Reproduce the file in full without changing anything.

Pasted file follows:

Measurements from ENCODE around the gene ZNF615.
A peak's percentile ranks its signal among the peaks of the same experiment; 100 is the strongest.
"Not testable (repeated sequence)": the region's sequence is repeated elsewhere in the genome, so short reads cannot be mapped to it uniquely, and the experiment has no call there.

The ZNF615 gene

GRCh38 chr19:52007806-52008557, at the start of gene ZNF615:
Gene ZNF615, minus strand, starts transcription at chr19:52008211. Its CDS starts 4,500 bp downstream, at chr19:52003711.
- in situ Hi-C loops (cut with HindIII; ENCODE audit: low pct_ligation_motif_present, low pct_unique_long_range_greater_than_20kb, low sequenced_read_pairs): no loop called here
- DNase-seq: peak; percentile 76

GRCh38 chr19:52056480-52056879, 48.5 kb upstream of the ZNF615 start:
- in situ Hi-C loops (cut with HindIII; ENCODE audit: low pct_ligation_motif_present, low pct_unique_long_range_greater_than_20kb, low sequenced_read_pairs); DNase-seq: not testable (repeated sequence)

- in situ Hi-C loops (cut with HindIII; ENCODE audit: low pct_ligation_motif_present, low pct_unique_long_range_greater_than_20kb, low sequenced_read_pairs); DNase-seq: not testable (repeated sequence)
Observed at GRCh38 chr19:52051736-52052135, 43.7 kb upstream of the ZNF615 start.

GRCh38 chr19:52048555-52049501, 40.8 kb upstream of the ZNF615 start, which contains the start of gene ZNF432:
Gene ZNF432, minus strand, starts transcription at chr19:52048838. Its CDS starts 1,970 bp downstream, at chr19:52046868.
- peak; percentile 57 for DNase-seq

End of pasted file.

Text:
Measurements from ENCODE around the gene ZNF615.
A peak's percentile ranks its signal among the peaks of the same experiment; 100 is the strongest.
"Not testable (repeated sequence)": the region's sequence is repeated elsewhere in the genome, so short reads cannot be mapped to it uniquely, and the experiment has no call there.

The ZNF615 gene

GRCh38 chr19:52007806-52008557, at the start of gene ZNF615:
Gene ZNF615, minus strand, starts transcription at chr19:52008211. Its CDS starts 4,500 bp downstream, at chr19:52003711.
- in situ Hi-C loops (cut with HindIII; ENCODE audit: low pct_ligation_motif_present, low pct_unique_long_range_greater_than_20kb, low sequenced_read_pairs): no loop called here
- DNase-seq: peak; percentile 76

GRCh38 chr19:52056480-52056879, 48.5 kb upstream of the ZNF615 start:
- in situ Hi-C loops (cut with HindIII; ENCODE audit: low pct_ligation_motif_present, low pct_unique_long_range_greater_than_20kb, low sequenced_read_pairs); DNase-seq: not testable (repeated sequence)

- in situ Hi-C loops (cut with HindIII; ENCODE audit: low pct_ligation_motif_present, low pct_unique_long_range_greater_than_20kb, low sequenced_read_pairs); DNase-seq: not testable (repeated sequence)
Observed at GRCh38 chr19:52051736-52052135, 43.7 kb upstream of the ZNF615 start.

GRCh38 chr19:52048555-52049501, 40.8 kb upstream of the ZNF615 start, which contains the start of gene ZNF432:
Gene ZNF432, minus strand, starts transcription at chr19:52048838. Its CDS starts 1,970 bp downstream, at chr19:52046868.
- peak; percentile 57 for DNase-seq